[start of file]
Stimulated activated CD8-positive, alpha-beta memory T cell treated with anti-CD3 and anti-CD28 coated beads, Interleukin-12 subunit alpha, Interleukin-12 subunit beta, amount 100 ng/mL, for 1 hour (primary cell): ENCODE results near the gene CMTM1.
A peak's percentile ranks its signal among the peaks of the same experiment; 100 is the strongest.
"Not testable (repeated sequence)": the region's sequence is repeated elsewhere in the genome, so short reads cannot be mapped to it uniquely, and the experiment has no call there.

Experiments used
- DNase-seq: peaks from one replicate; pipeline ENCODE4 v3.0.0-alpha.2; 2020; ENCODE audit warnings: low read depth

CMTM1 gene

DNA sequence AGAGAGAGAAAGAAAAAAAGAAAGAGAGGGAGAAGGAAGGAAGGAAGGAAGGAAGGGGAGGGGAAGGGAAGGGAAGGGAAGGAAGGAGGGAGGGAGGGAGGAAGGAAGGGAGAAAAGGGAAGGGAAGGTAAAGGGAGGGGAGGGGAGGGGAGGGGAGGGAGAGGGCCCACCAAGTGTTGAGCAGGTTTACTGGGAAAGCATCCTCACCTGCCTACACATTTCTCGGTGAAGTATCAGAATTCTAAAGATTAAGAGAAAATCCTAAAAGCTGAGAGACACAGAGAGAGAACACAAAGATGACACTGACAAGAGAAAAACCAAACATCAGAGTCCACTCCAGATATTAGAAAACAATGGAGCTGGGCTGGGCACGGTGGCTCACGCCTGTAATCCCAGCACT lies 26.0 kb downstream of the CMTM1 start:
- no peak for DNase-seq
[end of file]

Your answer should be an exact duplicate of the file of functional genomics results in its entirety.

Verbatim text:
Stimulated activated CD8-positive, alpha-beta memory T cell treated with anti-CD3 and anti-CD28 coated beads, Interleukin-12 subunit alpha, Interleukin-12 subunit beta, amount 100 ng/mL, for 1 hour (primary cell): ENCODE results near the gene CMTM1.
A peak's percentile ranks its signal among the peaks of the same experiment; 100 is the strongest.
"Not testable (repeated sequence)": the region's sequence is repeated elsewhere in the genome, so short reads cannot be mapped to it uniquely, and the experiment has no call there.

Experiments used
- DNase-seq: peaks from one replicate; pipeline ENCODE4 v3.0.0-alpha.2; 2020; ENCODE audit warnings: low read depth

CMTM1 gene

DNA sequence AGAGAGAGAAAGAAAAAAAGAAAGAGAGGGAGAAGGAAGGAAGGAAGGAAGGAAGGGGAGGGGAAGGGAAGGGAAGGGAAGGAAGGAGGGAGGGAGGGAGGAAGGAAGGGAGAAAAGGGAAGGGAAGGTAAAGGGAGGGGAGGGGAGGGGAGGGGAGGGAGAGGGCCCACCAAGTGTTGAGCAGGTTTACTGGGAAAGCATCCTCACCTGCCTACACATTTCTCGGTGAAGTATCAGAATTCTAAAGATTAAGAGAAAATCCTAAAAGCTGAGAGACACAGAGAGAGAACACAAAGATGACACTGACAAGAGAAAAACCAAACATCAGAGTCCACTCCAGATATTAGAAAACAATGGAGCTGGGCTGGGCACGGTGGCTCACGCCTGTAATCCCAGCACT lies 26.0 kb downstream of the CMTM1 start:
- no peak for DNase-seq